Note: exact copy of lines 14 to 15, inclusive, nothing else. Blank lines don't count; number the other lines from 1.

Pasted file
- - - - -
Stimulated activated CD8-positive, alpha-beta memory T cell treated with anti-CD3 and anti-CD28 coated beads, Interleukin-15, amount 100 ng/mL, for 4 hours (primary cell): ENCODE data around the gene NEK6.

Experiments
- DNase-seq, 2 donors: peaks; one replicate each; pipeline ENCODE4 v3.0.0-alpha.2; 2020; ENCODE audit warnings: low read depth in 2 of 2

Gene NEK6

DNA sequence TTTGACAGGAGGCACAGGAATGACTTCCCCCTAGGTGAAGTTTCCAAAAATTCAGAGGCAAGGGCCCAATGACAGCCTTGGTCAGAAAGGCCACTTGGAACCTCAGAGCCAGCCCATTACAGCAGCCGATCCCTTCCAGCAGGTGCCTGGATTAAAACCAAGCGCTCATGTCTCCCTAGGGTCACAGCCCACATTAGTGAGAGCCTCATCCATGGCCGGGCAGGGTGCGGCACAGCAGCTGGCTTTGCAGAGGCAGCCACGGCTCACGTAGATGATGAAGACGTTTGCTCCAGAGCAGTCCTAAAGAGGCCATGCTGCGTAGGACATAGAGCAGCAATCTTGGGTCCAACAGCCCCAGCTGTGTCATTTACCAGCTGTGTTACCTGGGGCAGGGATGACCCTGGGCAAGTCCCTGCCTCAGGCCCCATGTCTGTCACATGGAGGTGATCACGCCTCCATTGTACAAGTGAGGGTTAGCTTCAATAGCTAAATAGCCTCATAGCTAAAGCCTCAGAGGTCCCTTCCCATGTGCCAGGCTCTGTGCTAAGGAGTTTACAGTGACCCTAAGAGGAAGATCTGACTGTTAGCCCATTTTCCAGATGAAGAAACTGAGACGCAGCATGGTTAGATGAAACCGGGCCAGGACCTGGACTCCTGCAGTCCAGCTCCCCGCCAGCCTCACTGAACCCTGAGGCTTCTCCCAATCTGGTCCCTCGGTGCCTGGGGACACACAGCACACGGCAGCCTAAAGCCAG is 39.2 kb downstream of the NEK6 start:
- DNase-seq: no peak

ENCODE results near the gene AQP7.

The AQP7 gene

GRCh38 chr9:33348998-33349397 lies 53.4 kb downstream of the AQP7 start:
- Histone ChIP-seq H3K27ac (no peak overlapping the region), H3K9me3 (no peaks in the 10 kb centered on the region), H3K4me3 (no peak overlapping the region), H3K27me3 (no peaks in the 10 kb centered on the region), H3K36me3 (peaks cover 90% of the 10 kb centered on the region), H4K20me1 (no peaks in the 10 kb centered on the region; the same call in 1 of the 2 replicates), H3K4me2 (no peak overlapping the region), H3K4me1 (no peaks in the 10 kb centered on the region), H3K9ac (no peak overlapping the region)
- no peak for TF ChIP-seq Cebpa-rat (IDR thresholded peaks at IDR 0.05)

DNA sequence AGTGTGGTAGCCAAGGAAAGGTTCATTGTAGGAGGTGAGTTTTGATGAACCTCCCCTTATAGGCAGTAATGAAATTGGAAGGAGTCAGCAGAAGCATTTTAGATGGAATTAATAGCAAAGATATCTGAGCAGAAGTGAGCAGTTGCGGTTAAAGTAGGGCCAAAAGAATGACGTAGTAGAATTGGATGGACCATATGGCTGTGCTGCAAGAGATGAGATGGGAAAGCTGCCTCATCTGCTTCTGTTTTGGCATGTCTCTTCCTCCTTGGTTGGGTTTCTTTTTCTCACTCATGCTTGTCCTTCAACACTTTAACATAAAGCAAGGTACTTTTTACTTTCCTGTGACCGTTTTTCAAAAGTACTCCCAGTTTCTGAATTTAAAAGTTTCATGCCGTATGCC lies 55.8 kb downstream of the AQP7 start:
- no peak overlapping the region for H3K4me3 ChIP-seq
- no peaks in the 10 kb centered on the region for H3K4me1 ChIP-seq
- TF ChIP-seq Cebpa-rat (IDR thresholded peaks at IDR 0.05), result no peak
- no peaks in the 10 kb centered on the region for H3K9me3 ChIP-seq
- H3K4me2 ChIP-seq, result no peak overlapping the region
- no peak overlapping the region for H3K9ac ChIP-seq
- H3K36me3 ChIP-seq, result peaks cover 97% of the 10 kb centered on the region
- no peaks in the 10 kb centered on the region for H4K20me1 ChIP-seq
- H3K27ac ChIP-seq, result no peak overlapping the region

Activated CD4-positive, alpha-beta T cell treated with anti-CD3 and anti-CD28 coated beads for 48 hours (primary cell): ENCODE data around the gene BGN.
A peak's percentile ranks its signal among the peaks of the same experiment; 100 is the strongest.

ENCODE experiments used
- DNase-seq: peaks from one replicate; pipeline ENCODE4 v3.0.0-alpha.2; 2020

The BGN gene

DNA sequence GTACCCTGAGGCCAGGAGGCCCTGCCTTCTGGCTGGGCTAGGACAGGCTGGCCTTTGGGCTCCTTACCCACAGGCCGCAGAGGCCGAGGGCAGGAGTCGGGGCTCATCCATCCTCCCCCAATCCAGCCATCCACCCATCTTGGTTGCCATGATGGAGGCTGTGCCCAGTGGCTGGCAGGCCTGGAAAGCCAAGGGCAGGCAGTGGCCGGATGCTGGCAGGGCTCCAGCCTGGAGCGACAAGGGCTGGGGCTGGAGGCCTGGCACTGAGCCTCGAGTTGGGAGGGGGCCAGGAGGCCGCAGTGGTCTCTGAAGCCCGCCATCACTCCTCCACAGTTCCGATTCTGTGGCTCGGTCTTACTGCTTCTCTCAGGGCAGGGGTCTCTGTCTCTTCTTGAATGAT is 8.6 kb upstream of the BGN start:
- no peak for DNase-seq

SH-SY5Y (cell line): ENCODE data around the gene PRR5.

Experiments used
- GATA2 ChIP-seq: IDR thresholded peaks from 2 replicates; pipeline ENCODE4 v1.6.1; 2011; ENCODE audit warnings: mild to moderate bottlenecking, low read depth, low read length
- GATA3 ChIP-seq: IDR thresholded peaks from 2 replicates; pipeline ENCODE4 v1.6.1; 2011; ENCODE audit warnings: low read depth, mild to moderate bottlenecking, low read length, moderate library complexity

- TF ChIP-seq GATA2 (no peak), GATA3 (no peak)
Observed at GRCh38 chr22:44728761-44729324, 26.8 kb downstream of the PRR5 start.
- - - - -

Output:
- no peaks in the 10 kb centered on the region for H3K4me1 ChIP-seq
- TF ChIP-seq Cebpa-rat (IDR thresholded peaks at IDR 0.05), result no peak